OSHA Revamps Ergonomics Proposal

OSHA has drafted a revamped version of the ergonomics rule that may be tougher on businesses than the proposal that helped to stalemate budget talks between Republican congressional leaders and the White House.

The Wall Street Journal reported yesterday that OSHA has drafted a revamped version of the controversial ergonomics rule that business advocates say is tougher than the proposal that helped to stalemate budget talks between Republican congressional leaders and the White House.

Copies of the draft, dated Oct. 10, were sent anonymously to a trade newsletter and to Baruch Fellner, the Washington lawyer who represents United Parcel Service Inc. and other business interests opposed to the regulations.

However, OSHA said the rules have undergone further revisions since Oct. 10, leaving questions about what the final standard will really contain.

Several OSHA officials said the draft reflected current agency thinking, which could mean a plan that is tough on businesses.

The new draft, however, does make some attempts to address business's concerns.

For example, the original proposal requires employers to provide slightly reduced pay and full benefits for as much as six months to employees who can't work; the new proposal requires only 90 days.

The draft also tries to clarify the matter of pre-existing conditions; saying pre-existing conditions aggravated by work are covered by the rules only if they are aggravated "significantly."

But in rewriting the rules, OSHA made the document substantially longer and seemingly more confusing, reported The Wall Street Journal.

In some ways, the new draft also seems broader in scope than the original proposal, though that's not entirely clear, because some crucial definitions were left blank, most likely to be filled in later.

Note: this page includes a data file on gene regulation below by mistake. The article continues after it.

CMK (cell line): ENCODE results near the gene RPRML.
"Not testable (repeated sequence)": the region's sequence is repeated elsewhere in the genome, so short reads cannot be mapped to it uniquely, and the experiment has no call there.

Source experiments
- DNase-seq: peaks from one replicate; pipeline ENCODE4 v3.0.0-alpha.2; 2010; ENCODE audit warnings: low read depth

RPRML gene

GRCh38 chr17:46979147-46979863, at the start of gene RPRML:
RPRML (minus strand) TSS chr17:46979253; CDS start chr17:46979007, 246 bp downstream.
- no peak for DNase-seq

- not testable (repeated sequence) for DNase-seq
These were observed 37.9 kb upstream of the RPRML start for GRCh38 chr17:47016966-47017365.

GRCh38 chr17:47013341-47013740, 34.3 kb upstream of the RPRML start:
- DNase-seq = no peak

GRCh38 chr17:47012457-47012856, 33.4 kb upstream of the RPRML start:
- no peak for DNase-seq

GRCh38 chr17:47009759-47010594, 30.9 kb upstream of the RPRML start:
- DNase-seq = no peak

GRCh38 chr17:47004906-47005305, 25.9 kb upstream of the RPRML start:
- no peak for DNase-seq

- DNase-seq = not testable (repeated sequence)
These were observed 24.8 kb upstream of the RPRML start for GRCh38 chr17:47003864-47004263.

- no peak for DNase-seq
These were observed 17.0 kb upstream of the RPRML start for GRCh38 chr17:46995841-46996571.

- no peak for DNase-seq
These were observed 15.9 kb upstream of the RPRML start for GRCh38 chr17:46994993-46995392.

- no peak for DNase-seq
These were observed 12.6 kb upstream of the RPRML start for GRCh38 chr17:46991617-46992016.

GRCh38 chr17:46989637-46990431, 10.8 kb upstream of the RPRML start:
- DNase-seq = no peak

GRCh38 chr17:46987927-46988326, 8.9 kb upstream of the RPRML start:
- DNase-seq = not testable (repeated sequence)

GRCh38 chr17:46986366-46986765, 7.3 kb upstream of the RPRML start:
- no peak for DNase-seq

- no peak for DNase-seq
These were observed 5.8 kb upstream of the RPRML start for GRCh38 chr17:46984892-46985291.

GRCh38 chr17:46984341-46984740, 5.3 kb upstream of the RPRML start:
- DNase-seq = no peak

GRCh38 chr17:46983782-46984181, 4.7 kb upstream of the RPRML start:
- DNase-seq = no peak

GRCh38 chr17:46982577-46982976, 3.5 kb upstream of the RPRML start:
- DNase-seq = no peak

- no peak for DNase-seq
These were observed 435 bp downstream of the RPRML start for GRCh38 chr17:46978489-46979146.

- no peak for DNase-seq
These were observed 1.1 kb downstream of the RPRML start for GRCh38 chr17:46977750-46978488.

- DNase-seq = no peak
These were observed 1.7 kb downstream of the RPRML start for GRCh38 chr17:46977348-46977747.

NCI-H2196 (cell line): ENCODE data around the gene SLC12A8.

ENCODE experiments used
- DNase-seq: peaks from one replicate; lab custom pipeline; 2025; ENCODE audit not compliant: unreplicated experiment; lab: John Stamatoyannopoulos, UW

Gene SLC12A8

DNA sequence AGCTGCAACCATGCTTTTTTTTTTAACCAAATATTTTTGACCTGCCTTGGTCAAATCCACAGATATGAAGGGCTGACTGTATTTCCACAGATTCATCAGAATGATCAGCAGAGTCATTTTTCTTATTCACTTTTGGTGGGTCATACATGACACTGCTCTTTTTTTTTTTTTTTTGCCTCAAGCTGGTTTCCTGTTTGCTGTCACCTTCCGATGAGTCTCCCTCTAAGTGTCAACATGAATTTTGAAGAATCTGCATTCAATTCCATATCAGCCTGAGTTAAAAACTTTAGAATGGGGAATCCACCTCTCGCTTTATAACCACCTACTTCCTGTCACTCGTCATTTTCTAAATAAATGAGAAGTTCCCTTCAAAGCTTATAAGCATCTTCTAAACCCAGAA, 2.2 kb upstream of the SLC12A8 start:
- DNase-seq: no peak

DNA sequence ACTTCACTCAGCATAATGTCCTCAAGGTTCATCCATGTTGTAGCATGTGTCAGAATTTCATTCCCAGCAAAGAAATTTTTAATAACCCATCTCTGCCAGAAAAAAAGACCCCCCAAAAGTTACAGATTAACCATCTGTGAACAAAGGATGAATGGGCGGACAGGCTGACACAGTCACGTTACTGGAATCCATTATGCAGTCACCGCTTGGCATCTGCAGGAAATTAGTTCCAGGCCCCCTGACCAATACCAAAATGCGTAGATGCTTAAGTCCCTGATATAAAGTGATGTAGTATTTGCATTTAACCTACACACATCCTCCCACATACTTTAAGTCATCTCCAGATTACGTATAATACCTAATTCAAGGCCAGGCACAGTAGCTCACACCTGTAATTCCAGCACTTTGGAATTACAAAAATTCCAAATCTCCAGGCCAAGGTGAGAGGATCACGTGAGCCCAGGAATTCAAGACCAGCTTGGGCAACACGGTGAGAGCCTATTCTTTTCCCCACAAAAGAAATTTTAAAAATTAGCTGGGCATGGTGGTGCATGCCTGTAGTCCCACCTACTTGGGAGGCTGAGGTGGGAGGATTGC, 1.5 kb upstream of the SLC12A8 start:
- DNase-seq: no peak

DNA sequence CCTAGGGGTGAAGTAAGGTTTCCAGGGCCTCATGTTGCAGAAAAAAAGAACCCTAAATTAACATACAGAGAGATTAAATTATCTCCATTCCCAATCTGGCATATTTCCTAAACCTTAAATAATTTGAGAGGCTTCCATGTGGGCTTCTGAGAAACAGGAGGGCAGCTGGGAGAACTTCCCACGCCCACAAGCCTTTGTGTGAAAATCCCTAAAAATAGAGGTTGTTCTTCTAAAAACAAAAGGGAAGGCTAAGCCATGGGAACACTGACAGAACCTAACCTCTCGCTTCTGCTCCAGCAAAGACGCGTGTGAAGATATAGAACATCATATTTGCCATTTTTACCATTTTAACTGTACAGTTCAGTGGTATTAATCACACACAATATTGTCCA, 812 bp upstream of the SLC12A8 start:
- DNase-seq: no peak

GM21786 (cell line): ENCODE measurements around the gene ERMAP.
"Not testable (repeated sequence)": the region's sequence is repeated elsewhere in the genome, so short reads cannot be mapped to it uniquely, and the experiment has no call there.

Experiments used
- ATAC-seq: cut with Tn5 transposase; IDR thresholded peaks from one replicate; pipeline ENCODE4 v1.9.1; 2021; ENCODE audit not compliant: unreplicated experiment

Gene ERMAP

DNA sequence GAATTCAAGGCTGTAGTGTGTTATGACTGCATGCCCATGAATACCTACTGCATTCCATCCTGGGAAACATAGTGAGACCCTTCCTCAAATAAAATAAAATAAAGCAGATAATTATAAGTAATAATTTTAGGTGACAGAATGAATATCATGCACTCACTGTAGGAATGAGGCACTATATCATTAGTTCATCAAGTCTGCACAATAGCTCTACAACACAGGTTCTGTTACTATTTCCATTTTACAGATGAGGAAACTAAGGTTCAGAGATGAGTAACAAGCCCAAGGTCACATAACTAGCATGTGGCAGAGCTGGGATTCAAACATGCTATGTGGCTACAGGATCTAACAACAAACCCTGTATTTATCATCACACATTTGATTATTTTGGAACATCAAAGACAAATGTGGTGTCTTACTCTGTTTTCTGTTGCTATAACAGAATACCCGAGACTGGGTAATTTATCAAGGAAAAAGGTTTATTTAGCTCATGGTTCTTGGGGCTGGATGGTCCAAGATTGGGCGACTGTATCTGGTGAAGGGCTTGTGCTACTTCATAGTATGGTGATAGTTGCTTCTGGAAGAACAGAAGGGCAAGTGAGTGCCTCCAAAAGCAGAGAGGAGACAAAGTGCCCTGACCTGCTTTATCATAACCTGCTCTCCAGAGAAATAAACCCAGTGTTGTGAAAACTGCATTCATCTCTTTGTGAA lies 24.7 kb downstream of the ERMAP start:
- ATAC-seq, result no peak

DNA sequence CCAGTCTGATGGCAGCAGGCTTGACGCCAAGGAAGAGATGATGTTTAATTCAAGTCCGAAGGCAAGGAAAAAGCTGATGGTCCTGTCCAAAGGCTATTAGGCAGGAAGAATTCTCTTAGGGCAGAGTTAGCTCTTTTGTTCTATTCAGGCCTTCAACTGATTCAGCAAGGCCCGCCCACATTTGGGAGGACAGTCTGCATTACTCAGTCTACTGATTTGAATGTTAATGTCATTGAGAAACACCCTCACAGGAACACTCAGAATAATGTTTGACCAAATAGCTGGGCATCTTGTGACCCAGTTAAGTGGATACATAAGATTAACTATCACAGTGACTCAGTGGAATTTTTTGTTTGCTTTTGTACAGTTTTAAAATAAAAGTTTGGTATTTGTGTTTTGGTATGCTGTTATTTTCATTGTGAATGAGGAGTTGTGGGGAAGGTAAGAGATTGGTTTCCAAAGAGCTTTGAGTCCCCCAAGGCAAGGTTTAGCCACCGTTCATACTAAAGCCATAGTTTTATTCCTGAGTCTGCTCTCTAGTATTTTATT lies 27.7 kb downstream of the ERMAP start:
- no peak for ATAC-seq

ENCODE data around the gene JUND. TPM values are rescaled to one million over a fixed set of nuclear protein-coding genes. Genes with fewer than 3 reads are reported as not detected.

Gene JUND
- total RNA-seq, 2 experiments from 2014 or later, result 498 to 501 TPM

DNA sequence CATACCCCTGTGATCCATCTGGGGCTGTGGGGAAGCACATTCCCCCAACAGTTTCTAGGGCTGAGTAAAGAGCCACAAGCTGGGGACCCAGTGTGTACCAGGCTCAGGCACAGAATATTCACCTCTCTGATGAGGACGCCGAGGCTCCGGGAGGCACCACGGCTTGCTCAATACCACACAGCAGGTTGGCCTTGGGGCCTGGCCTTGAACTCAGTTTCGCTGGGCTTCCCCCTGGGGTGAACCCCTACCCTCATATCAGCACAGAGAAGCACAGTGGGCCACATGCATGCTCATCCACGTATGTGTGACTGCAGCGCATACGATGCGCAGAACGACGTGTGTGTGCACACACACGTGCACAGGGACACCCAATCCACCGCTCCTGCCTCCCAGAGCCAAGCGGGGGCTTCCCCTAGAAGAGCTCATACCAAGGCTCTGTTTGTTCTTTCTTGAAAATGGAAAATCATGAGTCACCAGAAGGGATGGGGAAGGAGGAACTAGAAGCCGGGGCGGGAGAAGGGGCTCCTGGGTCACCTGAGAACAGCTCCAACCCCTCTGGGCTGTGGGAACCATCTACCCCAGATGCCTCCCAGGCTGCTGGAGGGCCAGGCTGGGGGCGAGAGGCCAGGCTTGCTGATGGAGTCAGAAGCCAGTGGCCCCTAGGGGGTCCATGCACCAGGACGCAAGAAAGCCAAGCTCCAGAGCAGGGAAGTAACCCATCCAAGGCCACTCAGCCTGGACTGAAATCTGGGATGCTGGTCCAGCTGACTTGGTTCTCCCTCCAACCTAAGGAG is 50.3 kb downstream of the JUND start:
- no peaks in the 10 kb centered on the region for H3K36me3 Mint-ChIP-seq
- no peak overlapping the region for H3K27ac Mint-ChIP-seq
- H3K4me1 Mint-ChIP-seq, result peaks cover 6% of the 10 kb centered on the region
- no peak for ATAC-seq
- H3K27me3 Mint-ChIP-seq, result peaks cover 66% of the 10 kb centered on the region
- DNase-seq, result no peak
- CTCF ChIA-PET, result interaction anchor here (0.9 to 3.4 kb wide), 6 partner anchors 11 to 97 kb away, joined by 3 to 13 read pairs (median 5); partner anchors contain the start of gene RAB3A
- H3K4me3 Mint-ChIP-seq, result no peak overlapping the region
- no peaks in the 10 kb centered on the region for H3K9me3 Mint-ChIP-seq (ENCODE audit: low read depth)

For example, the rules cover most employers in "general industry," but that term isn't yet defined.

According to The Wall Street Journal, the most significant change in the draft is a set of detailed specifications that employers must use to determine if their employees are performing hazardous tasks, an apparent attempt to address business complaints that the original proposal was too vague.

For example, the draft says that using a keyboard and/or a computer mouse "in a steady manner for more than four hours total in a workday" is hazardous.

Likewise, kneeling or squatting for more than two hours a day and using certain vibrating tools for more than 30 minutes a day, are also considered hazardous tasks.

Although the rules don't explicitly outlaw such tasks, the draft at the very least would encourage employers to do away with them and could be read as forbidding them.

The new draft would also require employers to provide all employees deemed to be at risk for repetitive stress injuries with free access to a doctor or other healthcare professional.

The previous proposal gave employers flexibility on that point, requiring health professionals only "when necessary."

The new draft expands the list of covered injuries. The previous version covered musculoskeletal disorders, meaning injuries to muscles, nerves, tendons, ligaments, joints, cartilage and spinal disks. The new draft adds injuries to "blood vessels" to the list of musculoskeletal disorders.

It is uncertain whether or not any of the changes in the new draft will appear in the final draft of the standard, or if there is yet another revamped version, although OSHA officials told The Wall Street Journal that the Oct. 10 draft reflected the agency's current thinking.

Ergonomics is one reason why Congress decided to put off the recent budget fight until after the election.

At the heart of that dispute is the rider Republican lawmakers added to the Labor Department's spending bill which would prevent a final version of the ergonomics rules from being issued until October 2001.

President Clinton, who wants the rules in place before he leaves office, promised to veto the bill unless the provision was removed.

Edited by Virginia Sutcliffe

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